The past two weeks of protests against the murder of George Floyd have ignited serious social debate about our policing system. Some deny issues with the police, some want reforms, and some want an outright abolition of the police. One might think that a world without police would be complete anarchy, but what would a world without police actually look like?
First, police abolition does not call for a free-for-all with crime going unchecked. It is actually a redistribution of funds and an investment in social programs. These programs can go after the root of the problem to address why the crime is happening and stop it instead of waiting for it to happen. Locking people in cells for periods of time and then releasing them does little to address why they participated in criminal activity in the first place.
Take, for example, looting and shoplifting. Instead of throwing the person in jail, why don’t we dig deeper into the situation? Are they shoplifting because of poverty? Let’s invest in job training and placement programs. Do they have a history of arrests? If so, prison has not been helpful in addressing this issue, and other options need to be explored.
With new ideas and solutions floating around, the government will have to do plenty of research and invest in new programs. Minneapolis has agreed to disband its police department, so this is no longer a hypothetical situation. Governments at every level will begin weighing their options and contracting research and additional social services to figure out what is possible. They already contract companies for community outreach and training programs, so the recent unrest could expand these needs.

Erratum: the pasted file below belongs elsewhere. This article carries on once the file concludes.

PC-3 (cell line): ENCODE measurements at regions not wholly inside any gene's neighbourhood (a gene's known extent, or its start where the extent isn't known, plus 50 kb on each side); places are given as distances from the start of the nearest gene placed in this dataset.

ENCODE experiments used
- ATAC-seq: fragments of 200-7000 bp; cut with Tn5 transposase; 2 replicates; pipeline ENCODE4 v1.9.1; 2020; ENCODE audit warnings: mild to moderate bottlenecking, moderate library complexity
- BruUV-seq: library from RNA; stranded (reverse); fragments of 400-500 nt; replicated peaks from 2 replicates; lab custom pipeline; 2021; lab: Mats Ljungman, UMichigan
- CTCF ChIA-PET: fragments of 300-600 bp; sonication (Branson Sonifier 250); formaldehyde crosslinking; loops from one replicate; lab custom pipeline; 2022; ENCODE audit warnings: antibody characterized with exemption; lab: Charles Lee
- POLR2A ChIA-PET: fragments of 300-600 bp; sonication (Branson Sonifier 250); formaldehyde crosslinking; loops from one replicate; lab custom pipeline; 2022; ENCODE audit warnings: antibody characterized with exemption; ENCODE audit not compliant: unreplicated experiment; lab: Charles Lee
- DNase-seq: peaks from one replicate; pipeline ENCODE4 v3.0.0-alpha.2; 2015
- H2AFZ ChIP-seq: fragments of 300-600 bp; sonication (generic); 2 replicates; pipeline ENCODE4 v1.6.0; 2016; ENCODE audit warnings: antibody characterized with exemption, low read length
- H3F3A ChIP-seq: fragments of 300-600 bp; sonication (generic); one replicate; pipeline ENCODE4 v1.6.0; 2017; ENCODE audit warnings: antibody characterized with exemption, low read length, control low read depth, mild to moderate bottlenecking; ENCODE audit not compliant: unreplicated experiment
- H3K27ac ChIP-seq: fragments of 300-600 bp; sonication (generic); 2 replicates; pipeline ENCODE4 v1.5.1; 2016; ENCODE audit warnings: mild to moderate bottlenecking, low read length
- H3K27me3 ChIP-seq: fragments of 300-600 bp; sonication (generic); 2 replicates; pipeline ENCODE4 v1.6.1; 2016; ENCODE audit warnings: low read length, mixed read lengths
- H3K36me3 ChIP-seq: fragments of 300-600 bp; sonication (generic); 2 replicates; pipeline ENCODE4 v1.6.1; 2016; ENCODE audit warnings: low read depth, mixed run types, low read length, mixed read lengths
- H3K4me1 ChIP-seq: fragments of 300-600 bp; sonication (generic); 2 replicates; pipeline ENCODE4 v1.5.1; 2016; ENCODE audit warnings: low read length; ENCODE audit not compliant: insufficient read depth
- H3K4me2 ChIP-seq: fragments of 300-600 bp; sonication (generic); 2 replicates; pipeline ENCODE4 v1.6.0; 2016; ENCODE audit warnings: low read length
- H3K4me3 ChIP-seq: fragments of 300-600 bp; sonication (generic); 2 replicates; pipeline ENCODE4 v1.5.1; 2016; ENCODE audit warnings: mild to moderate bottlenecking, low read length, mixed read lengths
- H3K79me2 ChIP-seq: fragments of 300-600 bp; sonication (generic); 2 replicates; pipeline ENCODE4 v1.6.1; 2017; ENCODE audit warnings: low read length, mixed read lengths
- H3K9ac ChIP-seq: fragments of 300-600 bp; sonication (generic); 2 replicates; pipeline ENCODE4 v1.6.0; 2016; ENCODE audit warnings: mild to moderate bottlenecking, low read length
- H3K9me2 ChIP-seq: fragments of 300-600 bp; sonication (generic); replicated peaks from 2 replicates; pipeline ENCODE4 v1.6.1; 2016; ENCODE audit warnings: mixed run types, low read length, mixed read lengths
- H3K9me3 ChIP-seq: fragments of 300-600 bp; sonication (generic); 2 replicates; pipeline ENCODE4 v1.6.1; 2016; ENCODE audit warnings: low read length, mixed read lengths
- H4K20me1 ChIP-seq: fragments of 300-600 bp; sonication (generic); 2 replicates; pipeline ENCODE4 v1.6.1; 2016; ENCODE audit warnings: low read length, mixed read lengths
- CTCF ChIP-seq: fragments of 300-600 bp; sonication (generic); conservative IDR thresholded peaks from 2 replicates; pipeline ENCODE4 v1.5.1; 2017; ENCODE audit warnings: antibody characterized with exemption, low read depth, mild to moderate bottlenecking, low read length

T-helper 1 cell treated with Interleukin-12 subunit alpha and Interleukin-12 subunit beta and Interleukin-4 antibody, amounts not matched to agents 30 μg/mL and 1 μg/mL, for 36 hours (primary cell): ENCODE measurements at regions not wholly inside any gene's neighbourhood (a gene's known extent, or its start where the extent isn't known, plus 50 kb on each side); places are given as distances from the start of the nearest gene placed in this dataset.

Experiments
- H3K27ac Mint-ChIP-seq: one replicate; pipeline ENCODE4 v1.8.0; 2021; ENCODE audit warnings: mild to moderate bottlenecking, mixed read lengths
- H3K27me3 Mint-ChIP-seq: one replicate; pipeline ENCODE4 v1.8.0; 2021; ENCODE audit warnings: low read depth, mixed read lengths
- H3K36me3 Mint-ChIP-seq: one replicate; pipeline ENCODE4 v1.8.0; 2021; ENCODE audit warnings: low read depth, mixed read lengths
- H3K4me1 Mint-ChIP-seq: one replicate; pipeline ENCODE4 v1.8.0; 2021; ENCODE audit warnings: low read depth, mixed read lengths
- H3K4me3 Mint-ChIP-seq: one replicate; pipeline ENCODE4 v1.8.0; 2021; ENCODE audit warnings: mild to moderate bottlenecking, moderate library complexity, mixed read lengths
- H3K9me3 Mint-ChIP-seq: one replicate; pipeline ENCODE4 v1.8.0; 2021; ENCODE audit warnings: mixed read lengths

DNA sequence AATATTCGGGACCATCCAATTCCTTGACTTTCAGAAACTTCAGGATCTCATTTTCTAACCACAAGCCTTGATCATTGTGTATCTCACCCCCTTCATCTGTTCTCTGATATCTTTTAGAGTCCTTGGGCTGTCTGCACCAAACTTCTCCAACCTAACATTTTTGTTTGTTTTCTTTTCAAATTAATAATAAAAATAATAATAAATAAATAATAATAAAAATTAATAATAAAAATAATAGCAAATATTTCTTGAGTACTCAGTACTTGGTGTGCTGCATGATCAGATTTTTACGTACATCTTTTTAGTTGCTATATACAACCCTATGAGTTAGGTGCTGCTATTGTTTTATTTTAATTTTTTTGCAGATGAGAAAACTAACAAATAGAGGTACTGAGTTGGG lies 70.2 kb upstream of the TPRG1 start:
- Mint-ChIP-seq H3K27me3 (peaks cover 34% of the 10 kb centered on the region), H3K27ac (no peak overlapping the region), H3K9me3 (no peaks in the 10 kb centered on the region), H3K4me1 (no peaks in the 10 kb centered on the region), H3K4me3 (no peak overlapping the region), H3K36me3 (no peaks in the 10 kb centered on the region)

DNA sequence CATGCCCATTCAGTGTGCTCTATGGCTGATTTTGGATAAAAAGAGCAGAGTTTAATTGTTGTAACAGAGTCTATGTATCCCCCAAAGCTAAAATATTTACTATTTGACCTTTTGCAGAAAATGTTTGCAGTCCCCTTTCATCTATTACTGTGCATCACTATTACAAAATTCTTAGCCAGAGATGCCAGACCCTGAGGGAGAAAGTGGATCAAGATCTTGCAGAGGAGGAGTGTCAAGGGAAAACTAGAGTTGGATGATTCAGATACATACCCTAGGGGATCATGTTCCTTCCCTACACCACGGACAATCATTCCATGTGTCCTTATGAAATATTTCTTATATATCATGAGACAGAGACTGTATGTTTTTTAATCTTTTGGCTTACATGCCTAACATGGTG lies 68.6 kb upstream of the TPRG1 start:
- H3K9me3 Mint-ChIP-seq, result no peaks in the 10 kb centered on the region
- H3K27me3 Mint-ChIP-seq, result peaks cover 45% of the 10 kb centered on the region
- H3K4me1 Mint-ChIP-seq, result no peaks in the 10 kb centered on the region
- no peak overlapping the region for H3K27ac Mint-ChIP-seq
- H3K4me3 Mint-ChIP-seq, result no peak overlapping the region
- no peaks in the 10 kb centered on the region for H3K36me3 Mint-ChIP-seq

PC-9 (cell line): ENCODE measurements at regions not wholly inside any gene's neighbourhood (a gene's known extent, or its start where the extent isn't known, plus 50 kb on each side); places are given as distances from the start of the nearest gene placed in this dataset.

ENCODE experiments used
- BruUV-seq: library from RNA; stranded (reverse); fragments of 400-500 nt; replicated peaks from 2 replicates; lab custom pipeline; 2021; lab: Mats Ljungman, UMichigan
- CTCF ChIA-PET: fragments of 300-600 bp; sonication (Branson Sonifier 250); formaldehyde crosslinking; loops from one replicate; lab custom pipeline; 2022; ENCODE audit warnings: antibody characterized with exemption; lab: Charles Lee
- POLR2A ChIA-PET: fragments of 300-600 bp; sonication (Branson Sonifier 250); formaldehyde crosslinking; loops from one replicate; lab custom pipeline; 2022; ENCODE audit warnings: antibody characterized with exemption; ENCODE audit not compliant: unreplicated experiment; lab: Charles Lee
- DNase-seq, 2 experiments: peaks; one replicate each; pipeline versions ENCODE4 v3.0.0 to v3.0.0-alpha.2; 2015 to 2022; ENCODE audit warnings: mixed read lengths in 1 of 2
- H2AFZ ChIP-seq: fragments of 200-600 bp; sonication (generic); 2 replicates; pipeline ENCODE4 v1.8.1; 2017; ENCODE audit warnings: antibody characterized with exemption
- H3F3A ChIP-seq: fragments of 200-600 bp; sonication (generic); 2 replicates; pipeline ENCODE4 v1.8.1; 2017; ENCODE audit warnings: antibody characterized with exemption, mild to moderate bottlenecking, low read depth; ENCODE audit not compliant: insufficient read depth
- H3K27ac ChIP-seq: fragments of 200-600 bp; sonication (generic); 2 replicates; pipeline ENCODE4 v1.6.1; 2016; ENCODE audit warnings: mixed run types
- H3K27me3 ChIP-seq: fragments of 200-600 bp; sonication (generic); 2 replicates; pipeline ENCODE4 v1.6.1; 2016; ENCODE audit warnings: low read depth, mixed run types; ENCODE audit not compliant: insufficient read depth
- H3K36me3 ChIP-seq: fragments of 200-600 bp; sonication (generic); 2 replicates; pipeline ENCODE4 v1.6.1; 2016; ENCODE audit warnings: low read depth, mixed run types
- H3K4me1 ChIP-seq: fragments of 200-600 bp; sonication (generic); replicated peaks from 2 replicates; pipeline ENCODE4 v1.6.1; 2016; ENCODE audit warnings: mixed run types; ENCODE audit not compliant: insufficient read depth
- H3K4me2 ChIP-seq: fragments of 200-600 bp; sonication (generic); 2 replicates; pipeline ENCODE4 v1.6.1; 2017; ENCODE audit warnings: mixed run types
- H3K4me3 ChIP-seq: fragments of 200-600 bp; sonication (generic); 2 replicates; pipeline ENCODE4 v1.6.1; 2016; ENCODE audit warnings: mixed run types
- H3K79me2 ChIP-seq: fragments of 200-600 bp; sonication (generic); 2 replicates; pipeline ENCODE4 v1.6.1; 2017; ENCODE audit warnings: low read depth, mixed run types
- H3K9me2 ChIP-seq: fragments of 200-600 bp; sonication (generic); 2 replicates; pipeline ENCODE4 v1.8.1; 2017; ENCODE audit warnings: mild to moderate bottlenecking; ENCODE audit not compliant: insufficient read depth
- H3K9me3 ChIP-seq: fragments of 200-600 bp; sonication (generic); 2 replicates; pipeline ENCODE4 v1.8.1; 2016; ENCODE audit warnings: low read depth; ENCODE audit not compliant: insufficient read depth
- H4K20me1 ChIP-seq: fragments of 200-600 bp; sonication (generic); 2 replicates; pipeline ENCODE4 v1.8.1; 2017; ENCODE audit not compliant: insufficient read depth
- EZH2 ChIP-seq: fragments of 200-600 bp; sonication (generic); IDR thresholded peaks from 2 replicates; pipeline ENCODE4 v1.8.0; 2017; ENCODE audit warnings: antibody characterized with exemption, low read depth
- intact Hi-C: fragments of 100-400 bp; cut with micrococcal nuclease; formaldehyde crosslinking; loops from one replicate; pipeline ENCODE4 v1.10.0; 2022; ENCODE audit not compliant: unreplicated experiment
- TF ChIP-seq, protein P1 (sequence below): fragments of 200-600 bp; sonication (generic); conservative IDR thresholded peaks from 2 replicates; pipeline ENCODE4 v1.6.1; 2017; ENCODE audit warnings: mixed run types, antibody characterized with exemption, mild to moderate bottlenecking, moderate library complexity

At the very least local and federal police departments may bring in expanded training programs to help with de-escalation and intervention training. Just last year, the Department of Health and Human Services’ Indian Health Service signed a $15,500 contract with the Crisis Prevention Institute in Wisconsin. Also, when the Department of Homeland Security signs a contract with Metcor for nearly $1M, it makes one wonder if they’re being trained to use the least violent tactics.
About the Author
Grant Sarver is from Suwanee, Georgia. He is currently an undergraduate pursuing Bachelor’s degrees in International Affairs and Sociology at the University of Georgia with an expected graduation in December 2020. He is most interested in human rights and social equality and plans to work for an entity that helps fulfill people’s human rights.